Four years after the release of their debut album, Quarteto Maogani comes back with another production following the same successful steps as their first cd. Musical production in Cordas Cruzadas was the responsibility of Filipe Freire and the Quarteto members. A slight change in the ensemble formation took place since Maogani – Quarteto de Violões. Marcus Tardelli replaced Sérgio Valdeos. Other than that, the album kept the same musical quality and standard as the first.
Cordas Cruzadas repertoire was just as good as before. Special guest arrangers were Célia Vaz, Sérgio Valdeos and Itiberê Zwarg, but most pieces performed here were arranged by the Quarteto members. Once again, the balance between music composed for guitar or by guitarists and other Brazilian composers was carefully addressed. We have pieces by Baden Powell, Guinga, Hélio Delmiro and Paulinho da Viola — artists more closely associated with acoustic guitars and cavaquinho — as well as João Donato, Leandro Braga and Francis Hime — better known for their piano skills. There are yet other songs by Tom Jobim, Hermeto Paschoal, Joyce and more. It is a very well chosen repertoire that gives these four outstanding guitarists plenty of room to exhibit their talents.
As for special guests, we have the pleasure of enjoying Joyce (voice), Fabiano Salek (pandeiro), Ed Motta (voice), Cristiano Alves (clarinet), Alexandre Maionese (flute), Mônica Salmaso (voice) and, once again,Guinga (voice).
The well-known Powell “Samba Novo” (also known as “Babel”) is the opener for the album. Performed with incredible speed, the samba is a test of dexterity for these guitarists. Their clean solos are stunningly accurate. At the end, the arrangement written by Tardelli keeps modulating, giving listeners the impression of marimbas. Joyce comes in singing the vocals of her own “For Hall.” This nice baião gets its title from the word play for “forró” and jazz guitarist Jim Hall. Joyce’s interplay with the acoustic guitars is enchanting and a great preamble for Jobim’s delicate waltz “Chovendo na Roseira.” As for “Choro Nº 2,” the Quarteto goes deep into the Brazilian choro repertoire to record a song that was only once previously recorded. The arrangement is very close to the original Leandro Braga rendition that featured guitarist wonder Romero Lubambo. Just as captivating as the title is for “A Foggy Day in Teresópolis,” so is Ed Motta’s haunting vocals accompanied by Alves’s clarinet and Maionese’s flute. The history of this piece is unique. The title, as expected, comes from Gershwin’s “A Foggy Day (In London Town).” What is not very common knowledge is that it is also a reference to “A Foggy Day in Vietnam,” by John Paul Jones (before he became a member of Led Zeppelin). Hime and Buarque’s “Passaredo” is simply magical. The pizzicatos used in the arrangement and the varying tempo create the beautiful illusion of singing birds. This is quite a remarkable arrangement from the mind of Paulo Aragão. Guinga’s vocal solo for the somber “Choro Réquiem” is peaceful and respectful. His voice carries a tone of lament that is very touching and fitting for this tribute to Aldir Blanc’s mother.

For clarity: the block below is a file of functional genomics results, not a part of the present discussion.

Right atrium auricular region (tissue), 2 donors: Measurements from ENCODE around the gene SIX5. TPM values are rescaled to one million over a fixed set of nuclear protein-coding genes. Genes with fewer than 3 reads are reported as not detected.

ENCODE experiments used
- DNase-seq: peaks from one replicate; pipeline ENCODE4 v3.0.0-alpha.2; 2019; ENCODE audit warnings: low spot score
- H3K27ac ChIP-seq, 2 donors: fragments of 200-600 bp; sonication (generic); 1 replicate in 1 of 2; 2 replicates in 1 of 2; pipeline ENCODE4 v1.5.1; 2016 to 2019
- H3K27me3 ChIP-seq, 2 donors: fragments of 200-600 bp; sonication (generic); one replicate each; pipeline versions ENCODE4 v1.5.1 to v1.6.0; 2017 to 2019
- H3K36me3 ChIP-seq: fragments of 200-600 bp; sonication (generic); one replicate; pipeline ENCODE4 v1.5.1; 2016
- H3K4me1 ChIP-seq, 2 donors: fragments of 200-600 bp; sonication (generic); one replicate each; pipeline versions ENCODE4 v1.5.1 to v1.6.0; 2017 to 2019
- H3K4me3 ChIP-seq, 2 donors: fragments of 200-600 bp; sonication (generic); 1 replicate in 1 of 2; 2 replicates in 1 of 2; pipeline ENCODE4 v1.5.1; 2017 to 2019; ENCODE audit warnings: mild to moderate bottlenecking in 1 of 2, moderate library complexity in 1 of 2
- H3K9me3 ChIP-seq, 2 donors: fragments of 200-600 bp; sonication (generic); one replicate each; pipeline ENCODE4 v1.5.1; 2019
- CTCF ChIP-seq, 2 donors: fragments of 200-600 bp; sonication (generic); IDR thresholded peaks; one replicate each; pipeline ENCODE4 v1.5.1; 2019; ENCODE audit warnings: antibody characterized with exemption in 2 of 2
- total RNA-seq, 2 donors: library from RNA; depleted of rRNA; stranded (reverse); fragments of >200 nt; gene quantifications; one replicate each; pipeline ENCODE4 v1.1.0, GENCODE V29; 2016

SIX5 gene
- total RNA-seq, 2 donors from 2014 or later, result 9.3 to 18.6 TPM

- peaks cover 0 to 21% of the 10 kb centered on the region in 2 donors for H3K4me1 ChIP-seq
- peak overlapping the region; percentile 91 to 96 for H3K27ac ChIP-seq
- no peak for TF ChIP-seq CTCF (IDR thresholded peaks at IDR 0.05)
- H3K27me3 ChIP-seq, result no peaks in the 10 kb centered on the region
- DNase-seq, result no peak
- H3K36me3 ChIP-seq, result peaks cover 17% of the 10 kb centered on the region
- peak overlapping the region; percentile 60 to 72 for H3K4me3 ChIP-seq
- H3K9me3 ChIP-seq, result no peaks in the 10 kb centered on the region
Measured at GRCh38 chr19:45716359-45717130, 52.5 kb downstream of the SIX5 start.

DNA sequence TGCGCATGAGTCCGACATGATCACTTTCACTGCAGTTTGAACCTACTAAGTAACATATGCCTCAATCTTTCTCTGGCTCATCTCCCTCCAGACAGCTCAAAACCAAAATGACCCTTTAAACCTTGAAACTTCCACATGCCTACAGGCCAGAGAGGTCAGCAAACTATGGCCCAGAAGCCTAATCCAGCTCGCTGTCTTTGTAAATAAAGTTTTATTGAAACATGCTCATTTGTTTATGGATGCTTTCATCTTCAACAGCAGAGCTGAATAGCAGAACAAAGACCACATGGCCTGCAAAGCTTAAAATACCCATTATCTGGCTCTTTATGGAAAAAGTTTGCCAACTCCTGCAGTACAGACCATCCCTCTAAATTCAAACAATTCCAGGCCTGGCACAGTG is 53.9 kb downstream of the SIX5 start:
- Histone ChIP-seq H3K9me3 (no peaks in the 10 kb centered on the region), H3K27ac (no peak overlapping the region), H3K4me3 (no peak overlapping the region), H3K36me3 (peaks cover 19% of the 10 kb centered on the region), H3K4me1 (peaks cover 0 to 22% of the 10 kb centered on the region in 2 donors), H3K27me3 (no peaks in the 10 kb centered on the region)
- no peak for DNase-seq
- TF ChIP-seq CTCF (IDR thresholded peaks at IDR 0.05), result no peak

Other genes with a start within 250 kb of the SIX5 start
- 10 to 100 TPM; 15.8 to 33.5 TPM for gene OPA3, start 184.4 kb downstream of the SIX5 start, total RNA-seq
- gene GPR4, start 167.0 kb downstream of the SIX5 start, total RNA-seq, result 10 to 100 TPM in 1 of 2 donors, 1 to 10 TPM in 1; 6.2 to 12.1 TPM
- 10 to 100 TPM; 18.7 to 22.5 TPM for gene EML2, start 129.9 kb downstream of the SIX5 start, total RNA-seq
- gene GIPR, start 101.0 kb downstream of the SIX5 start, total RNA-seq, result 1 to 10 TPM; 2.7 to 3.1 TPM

And this is only half of this excellent follow-up album by Quarteto Maogani. The surprises from the minds and hands of these exemplary guitarists will continue to amaze you track after track. Just as with the last tune played, the beautiful “Inesquecível,” Cordas Cruzadas is bound to remain an unforgettable album in your collection.
Rob Digital RDCD042 (2001)
- Samba Novo (Baden Powell)
- For Hall (Joyce) – w/ Joyce
- Chovendo na Roseira (Tom Jobim)
- Choro Nº 2 (Leandro Braga) – w/ Fabiano Salek
- A Foggy Day em Teresópolis (Ed Motta) – w/ Ed Motta, Cristiano Alves & Alexandre Maionese
- Passaredo (Francis Hime – Chico Buarque)
- Choro Réquiem (Guinga – Aldir Blanc) – w/ Guinga
- Chama (Hélio Delmiro)
- Ilza Nº 83 (Hermeto Paschoal)
- Choro de Bela (Carlos Chaves) – w/ Cristiano Alves & Fabiano Salek
- Bananeira (João Donato – Gilberto Gil)
- Guingando (Edu Kneip – Mauro Aguiar) – w/ Mônica Salmaso
- Pra Lúcia (Itiberê Zwarg)
- Inesquecível (Paulinho da Viola)